Position paper - Japan

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Position paper - Japan

Post  Radha Molek on Sat Mar 28, 2009 9:24 pm

Position paper from Japan

Human Rights Education

Japan has always responded positively to the efforts of the United Nations to promote Human Rights, starting from the UN Decade for Human Rights Education and has been very successful in achieving the goals that were set at the beginning of it's campaigns and has always taken all criticism into account when forming new plans for future education. It has also integrated all of the six signed treaties regarding Human Rights into it's national law. From a Japanese view, Human rights education should be carried out at least on a regional, it not on a national level, since it is very important to be aware of all cultural properties of a certain area, in order to determine which of the rights would require the most emphasis, publicity and effort to be recognised by a certain group of people.
In the case of the Caucas region, Japan is very much inclined towards a peaceful resolution of all existing conlicts after the war while respecting Georgia's territorial integrity.
In October 2008 Japan issued two hundred milloin USD credit for restoration of the infrastructure ruined in the course of the conflict in south Ossetia. This was the way Tokyo showed its active support to the democratic and market processes in Georgia and contributed in situation in Caucasus stabilization. This shows that Japan believes the strengthening of the rule of law and trust towards the government is the most important factor before any other action are taken, since it is futile to try and promote equality, non-discrimination and common respect for human rights if those who violate those, cannot be properly punished.

Economical and financial crisis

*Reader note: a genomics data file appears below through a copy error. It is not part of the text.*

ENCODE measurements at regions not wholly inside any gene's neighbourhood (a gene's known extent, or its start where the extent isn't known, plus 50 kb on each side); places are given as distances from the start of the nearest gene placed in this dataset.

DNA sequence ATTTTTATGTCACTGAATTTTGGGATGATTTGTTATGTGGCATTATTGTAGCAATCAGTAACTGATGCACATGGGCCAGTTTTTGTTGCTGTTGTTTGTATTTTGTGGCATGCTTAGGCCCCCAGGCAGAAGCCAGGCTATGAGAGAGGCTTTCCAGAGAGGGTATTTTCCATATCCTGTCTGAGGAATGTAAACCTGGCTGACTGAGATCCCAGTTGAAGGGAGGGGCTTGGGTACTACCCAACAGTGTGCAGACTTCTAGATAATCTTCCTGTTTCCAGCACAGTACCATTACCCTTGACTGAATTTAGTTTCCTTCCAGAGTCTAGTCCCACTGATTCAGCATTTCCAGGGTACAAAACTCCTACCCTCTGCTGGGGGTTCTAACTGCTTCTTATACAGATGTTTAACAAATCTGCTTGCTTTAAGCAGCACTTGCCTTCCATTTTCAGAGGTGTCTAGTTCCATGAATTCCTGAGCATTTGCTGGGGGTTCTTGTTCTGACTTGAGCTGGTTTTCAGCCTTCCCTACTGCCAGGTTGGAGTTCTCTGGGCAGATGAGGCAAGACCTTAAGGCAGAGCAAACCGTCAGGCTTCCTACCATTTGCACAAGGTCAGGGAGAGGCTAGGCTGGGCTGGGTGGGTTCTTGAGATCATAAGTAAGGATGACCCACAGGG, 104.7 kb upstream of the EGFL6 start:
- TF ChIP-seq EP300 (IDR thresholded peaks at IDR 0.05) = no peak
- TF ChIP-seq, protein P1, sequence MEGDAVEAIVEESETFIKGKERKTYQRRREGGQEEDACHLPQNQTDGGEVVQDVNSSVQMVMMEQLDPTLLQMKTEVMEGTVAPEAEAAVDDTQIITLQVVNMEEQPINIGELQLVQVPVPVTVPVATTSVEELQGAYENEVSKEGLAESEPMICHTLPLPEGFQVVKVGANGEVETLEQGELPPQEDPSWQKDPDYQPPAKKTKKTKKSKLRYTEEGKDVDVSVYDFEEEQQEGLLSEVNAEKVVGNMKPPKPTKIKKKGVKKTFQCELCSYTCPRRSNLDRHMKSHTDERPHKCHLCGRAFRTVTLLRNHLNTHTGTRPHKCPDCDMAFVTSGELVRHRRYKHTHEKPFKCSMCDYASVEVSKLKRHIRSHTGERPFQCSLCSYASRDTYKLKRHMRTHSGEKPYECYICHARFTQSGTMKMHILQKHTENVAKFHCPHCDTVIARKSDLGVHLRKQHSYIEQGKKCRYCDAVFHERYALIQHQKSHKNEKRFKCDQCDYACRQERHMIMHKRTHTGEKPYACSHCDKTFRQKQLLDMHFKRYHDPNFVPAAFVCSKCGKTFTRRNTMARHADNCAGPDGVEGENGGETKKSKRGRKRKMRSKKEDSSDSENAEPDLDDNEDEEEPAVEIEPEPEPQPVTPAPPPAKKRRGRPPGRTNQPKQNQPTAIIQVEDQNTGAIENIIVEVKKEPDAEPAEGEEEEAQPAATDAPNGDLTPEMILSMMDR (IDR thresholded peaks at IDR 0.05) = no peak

In the light of the ongoing crisis that has struck many economies all over the world, it seemed that Japan would remain as prosperous as it was, since it's economic policies have already changed after the Japan's very own economical crisis in the 1990s, which was very similar in many ways to the present crisis - especially compared to the situation in the USA. It is very surprisng that at the beginning of the crisis, not many would consider to analize the Japanese past decline to learn from it. The main difference between the Japanese crisis and the current one is, that Japan's economic fall was very much cushioned by the fact that Japanese consumers have one of the highest savings rates in the world. Because of that they could maintain (virtually) the same rates of consumption throughout the 1990s, which has to be taken into account when analising the Japanese economic recovery. But in spite of the differences, it seems that at least the USA and the United Nations have learned from Japan and realized that immediate action has to be taken when facing such a crisis. Normally Japan would be very reluctant to participate in a common, global attempt to find a solution. However, Japan is deeply threatened by it's recent economic reports and it is now obvious that it's policies that have until now tried to maintain some measures of isolation and independence from the rest of the world, will now have to be directed to the exact opposite goal, since it cannot save itself. And the most recent lesson the world can learn from Japan the world's second largest and the world most sceptical economy - is that if our government is willing to cooperate on all levels, that means that global cooperation is definately the best solution.
Another important factor that needs to be taken into account is that fast choices are not always the best choices and that the crisis has to be analised from all aspects and views in to find a sustainable solution. If that kind of action isn't taken, we may very well find ourselves deeply integrated into a vicious circle of constant economic declines and recoveries.

Radha Molek

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